Over the weekend YouTube suggested I watch a video about an American elementary school girl and Korean boy meeting for the first time. It was very cute and awkward and I sent it to my to co-teachers today. The new sub, G as she will now be dubbed, thought it would be good to watch in class so we showed it to our fifth graders. Strong Girl had actually already watched the video. She also knows the celebrities I put in presentations so I’m mildly shocked we have the same taste in entertainment.
The boy I ran into at the gym, who lived in Lynchburg Virginia for five years as he told me in perfect English, and two friends came willingly during break to clean up the classroom for volunteer points. Later Gym Boy got in trouble for talking in class but after, patiently helped one of his autistic classmates. My weaker students are doing well in the new reward/group system G has established and I’m so proud. I almost got a little teary eyed (and I think G did too).
One of the strongest students in 4-1 flagged me down. “Teacher, my mom says she saw you and you are pretty.” I’m mostly impressed by her compound sentence.
I’ve never met her mom but I assume she saw a white woman in the neighborhood and surmised it was me. Later in class I put on a student’s glasses for fun and the whole class went silent. “Wow teacher you look so cool!” Maybe it’s time to get my eyes checked?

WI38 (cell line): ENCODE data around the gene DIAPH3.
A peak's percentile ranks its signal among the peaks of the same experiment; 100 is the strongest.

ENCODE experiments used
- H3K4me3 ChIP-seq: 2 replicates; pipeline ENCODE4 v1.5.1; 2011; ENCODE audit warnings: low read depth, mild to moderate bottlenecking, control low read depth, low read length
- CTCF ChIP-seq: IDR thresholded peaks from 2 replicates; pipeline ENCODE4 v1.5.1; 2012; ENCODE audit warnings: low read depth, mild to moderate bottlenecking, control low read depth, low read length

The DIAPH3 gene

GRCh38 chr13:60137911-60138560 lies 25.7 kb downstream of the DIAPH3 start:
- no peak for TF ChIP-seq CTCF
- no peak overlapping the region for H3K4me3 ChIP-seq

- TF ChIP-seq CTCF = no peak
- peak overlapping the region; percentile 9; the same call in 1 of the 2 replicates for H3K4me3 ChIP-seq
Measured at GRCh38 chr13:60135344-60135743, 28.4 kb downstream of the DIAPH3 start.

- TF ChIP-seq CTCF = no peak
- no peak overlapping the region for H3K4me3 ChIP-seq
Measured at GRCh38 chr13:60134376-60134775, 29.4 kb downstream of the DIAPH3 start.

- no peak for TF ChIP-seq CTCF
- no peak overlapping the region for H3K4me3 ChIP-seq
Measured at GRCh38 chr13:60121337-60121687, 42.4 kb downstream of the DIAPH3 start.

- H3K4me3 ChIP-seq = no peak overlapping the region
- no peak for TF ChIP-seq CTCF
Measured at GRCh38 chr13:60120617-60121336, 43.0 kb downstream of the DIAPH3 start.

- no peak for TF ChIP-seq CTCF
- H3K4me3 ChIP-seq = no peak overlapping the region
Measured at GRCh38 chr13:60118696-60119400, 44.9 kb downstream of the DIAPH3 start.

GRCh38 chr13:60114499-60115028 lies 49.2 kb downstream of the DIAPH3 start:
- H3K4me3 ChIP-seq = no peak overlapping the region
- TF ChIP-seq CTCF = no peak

During lunch I commented to S that the rice today was different. She said, yes, there are many types of rice in Korea. I noted that it was more western style and that I really prefer traditional sticky Korean type rice.
“Wow you are almost Korean. You can’t leave us!”
After school I saw two of my fourth grade girls playing in the field and snacking. We had a short little conversation: they were of course eating local neighborhood ddeokbokki stand from the place where you can apparently also buy slushees. Business props to the woman who is expanding her market.
“Wow, that looks delicious.”
Girl 1 turned to girl 2 to ask in Korean “what did she say” to which I answered:
“맛있겠네요.” They giggled like crazy but at least I was understood.
I’m understanding more classroom dialogue day by day which is incredibly helpful as well as convenient.